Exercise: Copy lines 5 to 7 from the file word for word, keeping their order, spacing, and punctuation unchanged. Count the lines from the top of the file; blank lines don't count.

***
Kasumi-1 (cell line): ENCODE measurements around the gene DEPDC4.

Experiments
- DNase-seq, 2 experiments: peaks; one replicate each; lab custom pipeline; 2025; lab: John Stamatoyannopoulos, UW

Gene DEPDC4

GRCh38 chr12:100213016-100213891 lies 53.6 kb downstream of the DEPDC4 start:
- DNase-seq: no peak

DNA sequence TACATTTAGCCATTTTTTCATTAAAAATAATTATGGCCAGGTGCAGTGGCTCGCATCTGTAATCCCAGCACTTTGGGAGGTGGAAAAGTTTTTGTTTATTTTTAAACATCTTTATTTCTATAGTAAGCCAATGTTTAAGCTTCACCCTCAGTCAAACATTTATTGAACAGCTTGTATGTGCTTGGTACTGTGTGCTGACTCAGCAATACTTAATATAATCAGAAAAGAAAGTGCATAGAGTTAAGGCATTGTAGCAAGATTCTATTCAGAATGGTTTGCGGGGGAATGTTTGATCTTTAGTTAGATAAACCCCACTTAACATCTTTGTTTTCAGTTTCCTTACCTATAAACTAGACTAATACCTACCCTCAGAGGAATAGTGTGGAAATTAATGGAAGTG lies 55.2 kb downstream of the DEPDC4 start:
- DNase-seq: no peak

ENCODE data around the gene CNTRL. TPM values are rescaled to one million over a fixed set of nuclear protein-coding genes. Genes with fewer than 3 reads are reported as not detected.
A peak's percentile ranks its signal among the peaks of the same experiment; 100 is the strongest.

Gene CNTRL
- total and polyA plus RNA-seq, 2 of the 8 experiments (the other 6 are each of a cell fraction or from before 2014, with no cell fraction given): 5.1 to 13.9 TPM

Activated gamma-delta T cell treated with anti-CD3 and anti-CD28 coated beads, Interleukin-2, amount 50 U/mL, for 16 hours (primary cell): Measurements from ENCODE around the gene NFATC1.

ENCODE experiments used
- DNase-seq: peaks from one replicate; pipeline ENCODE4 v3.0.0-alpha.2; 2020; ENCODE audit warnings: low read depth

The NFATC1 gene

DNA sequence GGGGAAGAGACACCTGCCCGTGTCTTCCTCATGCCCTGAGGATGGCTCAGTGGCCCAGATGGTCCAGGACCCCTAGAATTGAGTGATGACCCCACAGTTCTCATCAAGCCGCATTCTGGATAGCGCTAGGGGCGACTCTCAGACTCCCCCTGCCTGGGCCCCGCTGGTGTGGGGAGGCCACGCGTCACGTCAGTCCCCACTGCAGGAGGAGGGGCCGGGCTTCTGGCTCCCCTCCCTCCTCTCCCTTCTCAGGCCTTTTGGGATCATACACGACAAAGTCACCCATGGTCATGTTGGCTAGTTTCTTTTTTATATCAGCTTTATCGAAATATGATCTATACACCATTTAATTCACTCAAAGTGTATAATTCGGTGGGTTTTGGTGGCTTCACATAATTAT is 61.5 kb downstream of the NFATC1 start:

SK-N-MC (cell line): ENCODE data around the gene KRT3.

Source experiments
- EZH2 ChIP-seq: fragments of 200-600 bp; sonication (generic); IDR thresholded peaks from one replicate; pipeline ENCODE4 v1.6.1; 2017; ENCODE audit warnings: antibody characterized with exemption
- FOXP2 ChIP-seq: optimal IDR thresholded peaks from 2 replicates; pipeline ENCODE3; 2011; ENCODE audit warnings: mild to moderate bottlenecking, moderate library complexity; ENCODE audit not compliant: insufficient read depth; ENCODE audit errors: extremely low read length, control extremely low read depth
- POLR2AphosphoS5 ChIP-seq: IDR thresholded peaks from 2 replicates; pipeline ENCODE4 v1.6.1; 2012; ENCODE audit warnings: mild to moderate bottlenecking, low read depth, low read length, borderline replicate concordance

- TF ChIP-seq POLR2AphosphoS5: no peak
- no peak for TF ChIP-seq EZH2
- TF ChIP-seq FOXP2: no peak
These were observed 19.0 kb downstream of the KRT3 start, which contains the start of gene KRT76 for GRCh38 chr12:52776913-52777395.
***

GRCh38 chr12:100213016-100213891 lies 53.6 kb downstream of the DEPDC4 start:
- DNase-seq: no peak

DNA sequence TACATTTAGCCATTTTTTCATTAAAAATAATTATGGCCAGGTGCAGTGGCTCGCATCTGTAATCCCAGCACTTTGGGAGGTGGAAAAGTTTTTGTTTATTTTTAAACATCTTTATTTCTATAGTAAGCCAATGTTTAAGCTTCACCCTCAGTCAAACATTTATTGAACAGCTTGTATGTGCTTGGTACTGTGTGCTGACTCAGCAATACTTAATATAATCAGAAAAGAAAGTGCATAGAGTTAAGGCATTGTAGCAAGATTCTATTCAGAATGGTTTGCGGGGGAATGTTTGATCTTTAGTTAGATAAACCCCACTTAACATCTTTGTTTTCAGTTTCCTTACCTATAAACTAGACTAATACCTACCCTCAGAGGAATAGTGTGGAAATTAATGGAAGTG lies 55.2 kb downstream of the DEPDC4 start: